Healthcare Industry News: MammoPad
News Release - February 21, 2007
Clinical Study Shows MammoPad(R) Helps Improve Compression, Tissue AcquisitionALISO VIEJO, Calif.--(HSMN NewsFeed)--When combined with training in breast positioning, the MammoPad breast cushion can help increase compression and tissue acquisition, while decreasing discomfort, according to a poster presentation at the annual conference of the National Consortium of Breast Centers (NCBC). The conference is February 24-28 in Las Vegas.
The poster will be presented by Dr. Barbara Jaeger, M.D., and Pam Waller, R.T. ®(M), of Mercy Medical Center (Baltimore, Md.). It describes a clinical study at Mercy that compared each patient's current and most recent prior mammogram. The study's five mammography technologists were trained in breast positioning techniques before using MammoPad on the current mammogram.
The study shows a statistically significant increase in compression force and tissue acquisition for all four views. In addition, there was a statistically significant decrease in the mean discomfort score -- showing that the cushion can reduce discomfort even while compression force is increased. Other results include a statistically significant increase in the openness of the inframammary fold (IMF) and visualization of pectoralis muscle by approximately 20 percent compared to the prior year's images.
"Increased tissue acquisition and greater compression are known to improve image quality," said Dr. Barbara Jaeger. "The combination of the cushion and training resulted in an overall improvement of the images."
"The cushion-specific benefits are likely due to its grip-like surface that helps hold the breast in place for imaging, as well as its ability to significantly reduce discomfort during positioning," said Pam Waller, the lead technologist at Mercy.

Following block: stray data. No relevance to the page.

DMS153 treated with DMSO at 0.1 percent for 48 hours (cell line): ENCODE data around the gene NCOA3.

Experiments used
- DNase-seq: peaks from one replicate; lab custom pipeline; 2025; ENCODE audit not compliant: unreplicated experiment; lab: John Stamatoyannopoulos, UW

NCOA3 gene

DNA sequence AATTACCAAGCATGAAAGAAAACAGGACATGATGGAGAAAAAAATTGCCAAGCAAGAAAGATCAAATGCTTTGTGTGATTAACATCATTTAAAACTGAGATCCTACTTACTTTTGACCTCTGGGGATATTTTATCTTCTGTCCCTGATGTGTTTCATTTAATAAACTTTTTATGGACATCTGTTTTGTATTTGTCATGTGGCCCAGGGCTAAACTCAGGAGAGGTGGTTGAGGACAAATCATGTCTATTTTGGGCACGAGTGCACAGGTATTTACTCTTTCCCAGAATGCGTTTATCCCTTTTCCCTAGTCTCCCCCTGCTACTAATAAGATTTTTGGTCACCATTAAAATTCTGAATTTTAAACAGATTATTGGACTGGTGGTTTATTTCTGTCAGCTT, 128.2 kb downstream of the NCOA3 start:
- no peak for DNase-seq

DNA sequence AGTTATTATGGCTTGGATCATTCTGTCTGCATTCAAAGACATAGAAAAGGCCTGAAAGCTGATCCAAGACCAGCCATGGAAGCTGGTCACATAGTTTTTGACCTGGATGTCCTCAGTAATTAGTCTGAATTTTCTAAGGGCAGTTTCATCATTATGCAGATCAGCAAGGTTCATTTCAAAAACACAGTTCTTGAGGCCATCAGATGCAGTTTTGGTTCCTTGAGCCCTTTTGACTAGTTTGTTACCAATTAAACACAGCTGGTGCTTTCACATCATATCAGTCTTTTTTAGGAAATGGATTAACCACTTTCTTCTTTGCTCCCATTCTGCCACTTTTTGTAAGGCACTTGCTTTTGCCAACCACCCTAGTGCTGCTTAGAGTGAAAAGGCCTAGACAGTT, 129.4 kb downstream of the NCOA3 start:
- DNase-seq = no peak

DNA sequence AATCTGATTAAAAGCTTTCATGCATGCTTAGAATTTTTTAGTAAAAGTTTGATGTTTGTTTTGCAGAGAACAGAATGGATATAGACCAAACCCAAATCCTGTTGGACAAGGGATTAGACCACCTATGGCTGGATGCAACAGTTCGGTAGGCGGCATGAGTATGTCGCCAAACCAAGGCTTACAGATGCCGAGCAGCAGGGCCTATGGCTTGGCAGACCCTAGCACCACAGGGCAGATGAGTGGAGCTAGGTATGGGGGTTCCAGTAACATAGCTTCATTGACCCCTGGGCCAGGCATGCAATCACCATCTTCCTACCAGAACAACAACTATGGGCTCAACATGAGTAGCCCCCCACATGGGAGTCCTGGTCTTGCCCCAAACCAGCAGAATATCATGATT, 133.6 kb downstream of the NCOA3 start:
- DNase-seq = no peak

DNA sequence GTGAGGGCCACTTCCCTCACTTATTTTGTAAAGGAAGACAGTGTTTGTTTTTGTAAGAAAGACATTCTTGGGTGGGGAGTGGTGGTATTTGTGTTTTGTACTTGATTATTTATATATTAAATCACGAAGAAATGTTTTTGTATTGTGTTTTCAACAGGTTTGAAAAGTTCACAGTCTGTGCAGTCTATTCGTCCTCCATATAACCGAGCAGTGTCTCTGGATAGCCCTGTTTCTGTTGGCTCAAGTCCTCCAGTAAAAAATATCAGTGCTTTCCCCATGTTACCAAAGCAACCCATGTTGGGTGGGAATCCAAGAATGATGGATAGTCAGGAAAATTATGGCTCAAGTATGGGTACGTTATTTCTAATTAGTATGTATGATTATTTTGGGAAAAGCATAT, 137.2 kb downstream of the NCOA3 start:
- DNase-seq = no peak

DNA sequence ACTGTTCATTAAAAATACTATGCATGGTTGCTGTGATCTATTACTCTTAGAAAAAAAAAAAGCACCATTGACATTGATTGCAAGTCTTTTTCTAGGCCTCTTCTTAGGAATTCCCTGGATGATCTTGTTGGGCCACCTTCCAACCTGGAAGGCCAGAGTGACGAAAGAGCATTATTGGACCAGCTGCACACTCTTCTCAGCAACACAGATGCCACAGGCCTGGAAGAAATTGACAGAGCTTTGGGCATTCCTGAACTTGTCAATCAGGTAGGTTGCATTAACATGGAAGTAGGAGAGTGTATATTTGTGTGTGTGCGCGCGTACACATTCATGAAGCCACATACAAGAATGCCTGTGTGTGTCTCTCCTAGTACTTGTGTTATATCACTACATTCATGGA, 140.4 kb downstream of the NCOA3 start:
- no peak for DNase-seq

African-American women comprised approximately 44 percent of the study subjects. This study is the first documentation of the MammoPad/training combination to have a substantial cohort of African-American patients. Though the results showed no significant difference in results because of ethnicity, there are relevant mammography issues affecting this group. African-American women are known to have sensitivity to mammography-related pain, lower rates of breast cancer screening, and higher breast cancer mortality rates.
The study included 87 women who presented for screening mammography at Mercy Medical Center. The posterior nipple line (PNL) was measured on all films, and compression force was recorded. Patients completed questionnaires regarding exam comfort. The radiologist evaluated each image for acceptability based on American College of Radiology-recommended criteria.
MammoPad is a radiolucent foam cushion that covers the cold, hard surfaces of all commercially available mammography equipment. Clinical studies show the cushion can reduce discomfort by 50 percent for three out of four women. More than 10 million women have benefited from a softer, more comfortable mammogram with MammoPad.
BioLucent is a women's health company dedicated to the early detection and treatment of breast cancer. The company's products remove a major barrier to screening mammography and offer an innovative solution to treating early breast cancer. In addition to the MammoPad breast cushion, BioLucent has developed the SAVI(TM) applicator, a new breast brachytherapy device that helps treat breast cancer. For more information, call (toll-free) 866-460-4141 or access www.BioLucent.com
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